Pursuit of Natural

life, levity, & the pursuit of natural


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The Tilt of my Crown Twist

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Looking back on my old pics, I noticed the tilt of my crown twist changed over time, I thought about why that was.

My first crown twist could just barely secure the hairs from the top of my head, they were so short. Even then, I’d have to use a bunch of bobby pins to keep everything in place. My twist sat far above my ears and halfway up the back of my head. Then one day I could twist around the very perimeter of my head without cutting across the back and sides.

I got to thinking about how my styles evolve with length. Installing mini twists take longer but they look better when worn down. My two strand twists got hangtime, and my twistouts look fuller.

Flat twists used to spring free in revolt, but with length they held fast. My puff used to stand neat and round, and then it grew wild and floppy.

Some styles improve with length, others lose their appeal and I have to find new looks. That’s the beauty of the journey. I’m loving the evolution, the versatility of my natural hair.

Are you enjoying your length? (If not, my Dear Newly Natural Me letters are for you!) Comment below and like this post. If you’re a fan of The Pursuit, subscribe and follow me @edinPON.


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Mystery Blogger Award #2

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I’ve been nominated again! This time by the lovely Akinyi over at Akinyi’s Mane. Thank you!

THE MYSTERY BLOGGER AWARD

This is an award for amazing bloggers with ingenious posts. Their blog not only captivates, it inspires and motivates. They are one of the best out there, and they deserve every recognition they get. This award is also for bloggers who find fun and inspiration in blogging and they do it with so much love and passion.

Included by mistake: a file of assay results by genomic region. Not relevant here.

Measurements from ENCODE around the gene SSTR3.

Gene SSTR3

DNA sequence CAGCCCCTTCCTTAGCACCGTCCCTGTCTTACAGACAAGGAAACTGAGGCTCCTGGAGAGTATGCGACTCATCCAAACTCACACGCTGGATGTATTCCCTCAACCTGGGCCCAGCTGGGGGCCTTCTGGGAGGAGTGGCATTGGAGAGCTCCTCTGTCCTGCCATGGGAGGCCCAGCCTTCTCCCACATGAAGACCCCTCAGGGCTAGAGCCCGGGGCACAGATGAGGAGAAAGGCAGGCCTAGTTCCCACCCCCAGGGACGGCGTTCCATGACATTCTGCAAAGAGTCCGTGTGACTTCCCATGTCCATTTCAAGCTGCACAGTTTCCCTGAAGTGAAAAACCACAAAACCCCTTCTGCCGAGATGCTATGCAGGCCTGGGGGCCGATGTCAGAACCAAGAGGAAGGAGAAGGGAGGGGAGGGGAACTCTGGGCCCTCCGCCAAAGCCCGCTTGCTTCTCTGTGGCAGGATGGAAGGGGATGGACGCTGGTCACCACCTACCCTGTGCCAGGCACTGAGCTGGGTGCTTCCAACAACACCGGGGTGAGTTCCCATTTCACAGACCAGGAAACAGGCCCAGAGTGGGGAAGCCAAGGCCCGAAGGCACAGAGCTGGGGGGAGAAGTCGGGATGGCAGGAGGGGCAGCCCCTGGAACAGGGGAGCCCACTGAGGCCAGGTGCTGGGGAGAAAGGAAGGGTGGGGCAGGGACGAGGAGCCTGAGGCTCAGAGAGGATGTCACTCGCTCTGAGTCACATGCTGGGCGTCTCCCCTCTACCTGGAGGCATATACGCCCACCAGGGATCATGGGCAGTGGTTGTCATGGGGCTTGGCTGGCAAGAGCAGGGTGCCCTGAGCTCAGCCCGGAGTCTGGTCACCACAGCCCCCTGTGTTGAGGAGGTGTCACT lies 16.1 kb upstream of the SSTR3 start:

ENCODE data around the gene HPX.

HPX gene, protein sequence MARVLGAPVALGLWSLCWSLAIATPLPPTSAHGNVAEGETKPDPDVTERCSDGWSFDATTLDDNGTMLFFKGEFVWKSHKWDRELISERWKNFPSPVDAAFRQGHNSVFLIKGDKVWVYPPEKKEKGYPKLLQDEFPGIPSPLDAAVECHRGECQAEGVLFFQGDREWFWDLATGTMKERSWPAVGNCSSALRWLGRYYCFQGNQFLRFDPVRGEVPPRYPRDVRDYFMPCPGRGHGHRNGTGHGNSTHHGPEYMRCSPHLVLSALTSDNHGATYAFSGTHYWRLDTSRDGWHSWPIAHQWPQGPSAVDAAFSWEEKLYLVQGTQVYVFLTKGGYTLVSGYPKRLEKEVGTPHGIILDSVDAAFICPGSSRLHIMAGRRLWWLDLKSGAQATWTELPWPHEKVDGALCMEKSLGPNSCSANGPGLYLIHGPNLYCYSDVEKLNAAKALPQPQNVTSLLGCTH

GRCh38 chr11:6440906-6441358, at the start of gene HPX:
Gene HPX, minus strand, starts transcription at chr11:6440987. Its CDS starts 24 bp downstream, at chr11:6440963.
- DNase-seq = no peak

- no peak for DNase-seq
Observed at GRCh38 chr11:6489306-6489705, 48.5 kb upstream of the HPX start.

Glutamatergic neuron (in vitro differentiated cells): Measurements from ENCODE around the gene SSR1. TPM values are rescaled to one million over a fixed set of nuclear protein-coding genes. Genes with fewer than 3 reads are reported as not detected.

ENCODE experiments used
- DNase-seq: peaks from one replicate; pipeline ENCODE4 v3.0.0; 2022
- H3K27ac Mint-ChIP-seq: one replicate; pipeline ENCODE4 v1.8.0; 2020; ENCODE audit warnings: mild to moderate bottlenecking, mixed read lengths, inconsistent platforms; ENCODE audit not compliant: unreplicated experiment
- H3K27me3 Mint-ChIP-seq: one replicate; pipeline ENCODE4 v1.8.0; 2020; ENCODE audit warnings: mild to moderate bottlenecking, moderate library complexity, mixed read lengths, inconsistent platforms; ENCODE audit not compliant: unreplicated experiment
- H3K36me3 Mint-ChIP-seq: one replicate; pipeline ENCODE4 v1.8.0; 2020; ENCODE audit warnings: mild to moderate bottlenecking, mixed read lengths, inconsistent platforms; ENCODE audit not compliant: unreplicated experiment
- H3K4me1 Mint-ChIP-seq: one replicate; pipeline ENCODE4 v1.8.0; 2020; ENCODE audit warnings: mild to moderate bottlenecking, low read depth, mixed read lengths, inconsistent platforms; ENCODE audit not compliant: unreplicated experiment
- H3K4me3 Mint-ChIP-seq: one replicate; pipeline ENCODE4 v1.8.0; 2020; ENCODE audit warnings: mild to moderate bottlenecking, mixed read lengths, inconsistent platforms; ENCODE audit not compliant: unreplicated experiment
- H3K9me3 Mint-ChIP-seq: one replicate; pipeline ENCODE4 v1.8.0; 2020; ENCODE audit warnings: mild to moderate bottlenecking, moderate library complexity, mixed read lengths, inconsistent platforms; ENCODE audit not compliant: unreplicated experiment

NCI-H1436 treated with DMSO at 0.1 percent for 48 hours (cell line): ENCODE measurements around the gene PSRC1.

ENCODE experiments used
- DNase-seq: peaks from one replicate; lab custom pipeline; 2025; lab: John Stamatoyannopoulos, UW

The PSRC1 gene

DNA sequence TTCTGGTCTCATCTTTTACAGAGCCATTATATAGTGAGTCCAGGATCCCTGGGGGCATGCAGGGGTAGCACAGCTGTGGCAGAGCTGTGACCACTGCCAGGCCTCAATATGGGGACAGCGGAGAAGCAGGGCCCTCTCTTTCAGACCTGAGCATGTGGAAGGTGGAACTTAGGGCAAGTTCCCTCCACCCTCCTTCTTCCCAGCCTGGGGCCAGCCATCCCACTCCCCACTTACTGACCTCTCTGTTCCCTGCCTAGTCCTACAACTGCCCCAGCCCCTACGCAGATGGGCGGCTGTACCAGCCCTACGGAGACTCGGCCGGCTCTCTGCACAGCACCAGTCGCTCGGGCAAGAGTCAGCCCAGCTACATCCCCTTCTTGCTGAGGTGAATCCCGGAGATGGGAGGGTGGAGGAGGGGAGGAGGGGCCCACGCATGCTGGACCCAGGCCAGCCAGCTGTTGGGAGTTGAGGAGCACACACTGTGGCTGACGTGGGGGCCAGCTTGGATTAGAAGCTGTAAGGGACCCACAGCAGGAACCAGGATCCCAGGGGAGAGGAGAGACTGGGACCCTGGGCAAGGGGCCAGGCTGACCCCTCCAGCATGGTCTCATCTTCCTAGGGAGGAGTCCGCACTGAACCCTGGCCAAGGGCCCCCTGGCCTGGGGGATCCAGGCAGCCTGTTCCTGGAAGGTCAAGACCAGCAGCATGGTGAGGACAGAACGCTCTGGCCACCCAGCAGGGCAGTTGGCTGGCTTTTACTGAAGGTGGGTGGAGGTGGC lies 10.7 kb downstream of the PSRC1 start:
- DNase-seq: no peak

-Okoto Enigma, creator of the award

The Rules:

  • Put the logo/image on your blog.
  • List the rules.
  • Thank the person who nominated you and link their blog.
  • Mention the creator of the award and link their blog.
  • Tell your reader 3 things about yourself.
  • You have to nominate 10-20 people.
  • Notify your nominees by commenting on their blog.
  • Ask your nominees 5 questions of your choice; with one weird or funny question.
  • Share a link to your best post(s)

 

Three (more) Things About Me:

  1. I’m the youngest of five siblings
  2. If you’re into zodiac signs, I’d be a sagittaurius
  3. If you’re into Myers-Briggs personality types, I’m an ISFJ

 

Akinyi’s Questions:

  1. What are you scared of ? Why? I’m afraid of heights. It’s a common fear, and as everyone knows, it’s not the height you’re afraid of. It’s the fall from it.
  2. What do you like about yourself? That I still love to learn. Life is more interesting when you are open to discovering new things every day.
  3. Do you have a favorite blogger and who is it? I honestly don’t have a favorite. There are too many people I read across so many platforms, but I admire everyone I follow for their determination and courage to share themselves and pass on their wisdom on the world wide web. It’s why I follow them!